WRD uses special regulations (see below) and stocking to provide quality trout fishing in Georgia. About one million rainbow trout and brown trout are stocked each year from March through mid-September. The number of trout stocked and the stocking frequency depend on a stream's fishing pressure, public access, and water conditions. Streams with greater public access are stocked more often with more trout. General information about trout stocking and the Trout Streams of Georgia Map are available from WRD offices and at
Trout need clean, cold water to survive. Georgians can be good trout managers by using proper land use practices. Trees and other vegetation left along stream banks provide shade to keep water cold and help prevent soil from washing into the stream.
Many trout streams are bounded by private property. It is your responsibility to know when you cross a property line. Obtain permission from the landowner before fishing on private property.
Note: While fishing any specially regulated waters with a minimum size limit, it is unlawful to possess a trout which is less than the specified minimum size regardless of where the fish was caught.
All designated trout waters are now open year round (see Trout Streams Destinations by County for stream listings).
Trout Fishing Hours
- Fishing 24 hours a day is allowed on all trout streams and all impoundments on trout streams except those in the next paragraph.
- Fishing hours on Dockery Lake, Rock Creek Lake, the Chattahoochee River from Buford Dam to Peachtree Creek, the Conasauga River watershed upstream of the Georgia-Tennessee state line and Smith Creek downstream of Unicoi dam are 30 minutes before sunrise until 30 minutes after sunset. Night fishing is not allowed.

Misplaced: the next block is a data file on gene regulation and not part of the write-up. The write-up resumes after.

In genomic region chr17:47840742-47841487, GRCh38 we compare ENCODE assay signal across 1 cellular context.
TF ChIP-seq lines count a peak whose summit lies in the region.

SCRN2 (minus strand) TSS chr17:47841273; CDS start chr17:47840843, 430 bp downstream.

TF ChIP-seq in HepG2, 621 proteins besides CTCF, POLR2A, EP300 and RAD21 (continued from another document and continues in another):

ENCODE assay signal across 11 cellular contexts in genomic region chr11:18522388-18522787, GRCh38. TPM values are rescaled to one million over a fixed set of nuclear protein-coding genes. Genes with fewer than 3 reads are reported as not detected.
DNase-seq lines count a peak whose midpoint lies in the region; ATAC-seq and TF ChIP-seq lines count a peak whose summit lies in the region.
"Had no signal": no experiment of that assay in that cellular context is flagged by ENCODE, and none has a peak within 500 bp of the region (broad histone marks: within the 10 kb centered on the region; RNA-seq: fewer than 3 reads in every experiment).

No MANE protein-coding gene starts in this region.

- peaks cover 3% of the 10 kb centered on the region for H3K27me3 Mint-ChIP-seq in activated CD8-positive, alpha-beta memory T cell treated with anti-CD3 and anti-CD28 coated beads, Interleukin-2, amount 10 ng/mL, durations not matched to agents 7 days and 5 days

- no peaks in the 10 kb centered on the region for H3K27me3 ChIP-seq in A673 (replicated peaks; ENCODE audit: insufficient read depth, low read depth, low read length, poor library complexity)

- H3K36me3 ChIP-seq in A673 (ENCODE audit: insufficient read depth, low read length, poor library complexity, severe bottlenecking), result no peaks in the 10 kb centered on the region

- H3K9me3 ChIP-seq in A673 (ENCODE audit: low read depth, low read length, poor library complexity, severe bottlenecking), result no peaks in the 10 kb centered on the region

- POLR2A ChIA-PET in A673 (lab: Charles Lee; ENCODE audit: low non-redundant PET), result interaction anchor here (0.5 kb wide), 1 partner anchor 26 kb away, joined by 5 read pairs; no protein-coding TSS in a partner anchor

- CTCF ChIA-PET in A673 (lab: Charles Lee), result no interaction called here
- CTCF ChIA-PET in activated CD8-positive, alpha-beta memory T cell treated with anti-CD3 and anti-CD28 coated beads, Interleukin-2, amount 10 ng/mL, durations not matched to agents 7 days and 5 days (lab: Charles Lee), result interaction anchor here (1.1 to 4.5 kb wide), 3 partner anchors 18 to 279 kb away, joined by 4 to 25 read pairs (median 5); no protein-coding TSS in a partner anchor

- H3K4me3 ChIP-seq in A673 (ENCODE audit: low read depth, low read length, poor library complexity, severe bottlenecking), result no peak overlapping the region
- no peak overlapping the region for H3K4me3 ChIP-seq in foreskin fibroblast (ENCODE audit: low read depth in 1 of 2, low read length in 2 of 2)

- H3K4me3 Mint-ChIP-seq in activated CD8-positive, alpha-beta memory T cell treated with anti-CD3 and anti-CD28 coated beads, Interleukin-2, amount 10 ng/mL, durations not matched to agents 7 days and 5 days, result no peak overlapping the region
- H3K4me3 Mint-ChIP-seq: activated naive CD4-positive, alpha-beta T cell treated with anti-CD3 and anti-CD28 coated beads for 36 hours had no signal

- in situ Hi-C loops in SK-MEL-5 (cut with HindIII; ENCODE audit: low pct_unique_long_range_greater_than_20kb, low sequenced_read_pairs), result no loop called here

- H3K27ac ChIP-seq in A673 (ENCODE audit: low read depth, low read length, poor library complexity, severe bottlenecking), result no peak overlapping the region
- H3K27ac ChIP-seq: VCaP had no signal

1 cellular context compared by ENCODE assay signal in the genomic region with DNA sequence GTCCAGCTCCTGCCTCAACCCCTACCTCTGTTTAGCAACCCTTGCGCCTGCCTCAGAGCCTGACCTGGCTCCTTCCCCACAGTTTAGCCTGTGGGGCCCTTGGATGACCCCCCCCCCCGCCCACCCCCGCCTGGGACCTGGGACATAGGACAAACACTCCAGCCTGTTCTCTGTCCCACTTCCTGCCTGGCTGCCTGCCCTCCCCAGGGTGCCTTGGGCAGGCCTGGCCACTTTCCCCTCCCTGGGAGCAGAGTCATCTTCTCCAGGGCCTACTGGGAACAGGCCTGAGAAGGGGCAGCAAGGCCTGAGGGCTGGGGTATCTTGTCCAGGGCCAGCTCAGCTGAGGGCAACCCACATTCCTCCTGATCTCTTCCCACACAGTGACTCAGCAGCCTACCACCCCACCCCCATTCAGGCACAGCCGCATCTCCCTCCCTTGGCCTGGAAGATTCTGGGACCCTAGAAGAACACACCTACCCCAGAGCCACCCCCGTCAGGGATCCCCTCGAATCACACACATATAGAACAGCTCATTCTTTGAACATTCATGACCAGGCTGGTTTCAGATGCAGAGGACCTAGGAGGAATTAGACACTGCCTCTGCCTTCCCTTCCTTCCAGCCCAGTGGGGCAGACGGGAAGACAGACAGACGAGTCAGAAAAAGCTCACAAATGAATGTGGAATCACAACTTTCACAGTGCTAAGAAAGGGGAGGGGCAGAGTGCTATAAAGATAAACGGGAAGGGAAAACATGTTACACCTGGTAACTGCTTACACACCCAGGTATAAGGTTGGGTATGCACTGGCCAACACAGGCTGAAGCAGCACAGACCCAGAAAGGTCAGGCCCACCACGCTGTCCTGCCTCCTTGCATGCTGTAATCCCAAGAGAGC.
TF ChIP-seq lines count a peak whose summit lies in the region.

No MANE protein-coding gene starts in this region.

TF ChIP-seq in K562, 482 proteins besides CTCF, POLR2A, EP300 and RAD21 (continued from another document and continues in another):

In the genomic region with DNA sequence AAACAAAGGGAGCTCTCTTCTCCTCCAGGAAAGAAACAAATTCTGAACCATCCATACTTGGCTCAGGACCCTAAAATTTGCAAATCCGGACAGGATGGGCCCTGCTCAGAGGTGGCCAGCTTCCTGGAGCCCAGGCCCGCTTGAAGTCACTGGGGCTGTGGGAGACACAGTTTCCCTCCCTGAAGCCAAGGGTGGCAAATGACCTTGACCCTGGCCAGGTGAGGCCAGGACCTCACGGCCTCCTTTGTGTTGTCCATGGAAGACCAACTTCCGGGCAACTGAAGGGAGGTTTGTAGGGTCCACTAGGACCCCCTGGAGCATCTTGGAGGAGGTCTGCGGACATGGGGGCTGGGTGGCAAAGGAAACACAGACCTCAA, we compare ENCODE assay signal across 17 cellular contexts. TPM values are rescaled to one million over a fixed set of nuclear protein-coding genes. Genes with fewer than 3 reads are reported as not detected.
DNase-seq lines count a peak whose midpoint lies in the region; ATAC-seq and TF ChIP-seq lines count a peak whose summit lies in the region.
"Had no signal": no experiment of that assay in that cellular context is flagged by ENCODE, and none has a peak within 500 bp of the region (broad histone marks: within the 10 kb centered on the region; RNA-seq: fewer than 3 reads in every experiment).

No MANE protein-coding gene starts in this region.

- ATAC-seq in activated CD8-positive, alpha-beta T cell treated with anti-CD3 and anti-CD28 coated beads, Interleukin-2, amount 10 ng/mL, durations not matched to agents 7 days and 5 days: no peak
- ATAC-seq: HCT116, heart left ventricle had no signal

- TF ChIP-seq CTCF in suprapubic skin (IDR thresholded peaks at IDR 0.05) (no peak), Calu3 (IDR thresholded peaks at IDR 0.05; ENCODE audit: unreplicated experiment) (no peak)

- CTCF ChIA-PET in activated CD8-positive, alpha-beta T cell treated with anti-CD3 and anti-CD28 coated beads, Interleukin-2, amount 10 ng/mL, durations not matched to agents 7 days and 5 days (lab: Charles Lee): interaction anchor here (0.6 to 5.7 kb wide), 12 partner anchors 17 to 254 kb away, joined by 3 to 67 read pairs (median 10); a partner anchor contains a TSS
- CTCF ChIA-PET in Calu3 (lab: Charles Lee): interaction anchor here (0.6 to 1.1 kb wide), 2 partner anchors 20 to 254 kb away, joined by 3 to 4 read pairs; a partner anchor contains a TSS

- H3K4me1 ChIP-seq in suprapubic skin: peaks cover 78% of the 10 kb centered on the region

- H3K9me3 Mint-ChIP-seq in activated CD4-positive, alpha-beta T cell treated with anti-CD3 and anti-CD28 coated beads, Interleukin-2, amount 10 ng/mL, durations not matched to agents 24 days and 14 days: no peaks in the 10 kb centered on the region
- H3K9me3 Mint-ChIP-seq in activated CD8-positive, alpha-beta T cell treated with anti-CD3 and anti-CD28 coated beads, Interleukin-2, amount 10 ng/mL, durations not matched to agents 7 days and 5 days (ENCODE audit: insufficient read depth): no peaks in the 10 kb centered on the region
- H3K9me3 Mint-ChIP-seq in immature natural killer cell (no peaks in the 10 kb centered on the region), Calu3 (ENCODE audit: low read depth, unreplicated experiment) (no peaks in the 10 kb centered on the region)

Trout Fishing Rules
- Trout anglers are restricted to the use of one pole and line which must be hand held. No other type of gear may be used in trout streams.
- It is unlawful to use live fish for bait in trout streams. Seining bait-fish is not allowed in any trout stream.
Impoundments On Trout Streams
- Fish for fish species other than trout without a trout license on Dockery and Rock Creek lakes.
- Fish at night, except on Dockery and Rock Creek lakes. See Trout Fishing Hours for details.
- If you fish for or possess trout, you must possess a trout license. If you catch a trout and do not possess a trout license you must release the trout immediately.
- State park visitors are not required to have a trout license to fish in the impounded waters of the Park. However, those visitors wishing to harvest trout will need to have a trout license in their possession.
Delayed Harvest Streams
Anglers fishing delayed harvest streams must release all trout immediately and use and possess only artificial lures with one single hook per lure from Nov. 1–May 14 annually. The use of additional “dropper” lures on one line is permitted as long as each lure contains one single hook. These restrictions do not apply from May 15–Oct. 31 of each year. The following streams are delayed harvest streams: